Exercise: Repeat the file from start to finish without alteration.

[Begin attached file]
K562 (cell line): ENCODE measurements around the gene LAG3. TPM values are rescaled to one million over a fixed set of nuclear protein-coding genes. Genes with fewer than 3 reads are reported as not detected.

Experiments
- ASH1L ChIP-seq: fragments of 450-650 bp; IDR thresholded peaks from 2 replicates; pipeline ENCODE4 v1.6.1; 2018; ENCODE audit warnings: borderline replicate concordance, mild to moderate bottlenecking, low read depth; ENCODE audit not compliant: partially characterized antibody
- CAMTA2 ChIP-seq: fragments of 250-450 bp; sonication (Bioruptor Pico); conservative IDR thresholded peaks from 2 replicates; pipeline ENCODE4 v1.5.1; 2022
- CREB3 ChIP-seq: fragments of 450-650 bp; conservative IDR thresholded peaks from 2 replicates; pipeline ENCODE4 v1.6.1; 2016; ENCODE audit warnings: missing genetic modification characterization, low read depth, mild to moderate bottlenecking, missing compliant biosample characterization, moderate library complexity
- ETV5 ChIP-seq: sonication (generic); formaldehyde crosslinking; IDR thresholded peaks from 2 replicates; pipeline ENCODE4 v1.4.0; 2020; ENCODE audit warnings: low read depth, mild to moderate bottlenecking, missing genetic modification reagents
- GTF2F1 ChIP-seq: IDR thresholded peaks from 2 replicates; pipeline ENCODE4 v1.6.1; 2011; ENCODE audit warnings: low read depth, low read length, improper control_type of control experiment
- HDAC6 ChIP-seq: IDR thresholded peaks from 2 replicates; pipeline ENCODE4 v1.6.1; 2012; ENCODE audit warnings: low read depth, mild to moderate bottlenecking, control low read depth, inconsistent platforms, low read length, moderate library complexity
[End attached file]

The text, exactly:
K562 (cell line): ENCODE measurements around the gene LAG3. TPM values are rescaled to one million over a fixed set of nuclear protein-coding genes. Genes with fewer than 3 reads are reported as not detected.

Experiments
- ASH1L ChIP-seq: fragments of 450-650 bp; IDR thresholded peaks from 2 replicates; pipeline ENCODE4 v1.6.1; 2018; ENCODE audit warnings: borderline replicate concordance, mild to moderate bottlenecking, low read depth; ENCODE audit not compliant: partially characterized antibody
- CAMTA2 ChIP-seq: fragments of 250-450 bp; sonication (Bioruptor Pico); conservative IDR thresholded peaks from 2 replicates; pipeline ENCODE4 v1.5.1; 2022
- CREB3 ChIP-seq: fragments of 450-650 bp; conservative IDR thresholded peaks from 2 replicates; pipeline ENCODE4 v1.6.1; 2016; ENCODE audit warnings: missing genetic modification characterization, low read depth, mild to moderate bottlenecking, missing compliant biosample characterization, moderate library complexity
- ETV5 ChIP-seq: sonication (generic); formaldehyde crosslinking; IDR thresholded peaks from 2 replicates; pipeline ENCODE4 v1.4.0; 2020; ENCODE audit warnings: low read depth, mild to moderate bottlenecking, missing genetic modification reagents
- GTF2F1 ChIP-seq: IDR thresholded peaks from 2 replicates; pipeline ENCODE4 v1.6.1; 2011; ENCODE audit warnings: low read depth, low read length, improper control_type of control experiment
- HDAC6 ChIP-seq: IDR thresholded peaks from 2 replicates; pipeline ENCODE4 v1.6.1; 2012; ENCODE audit warnings: low read depth, mild to moderate bottlenecking, control low read depth, inconsistent platforms, low read length, moderate library complexity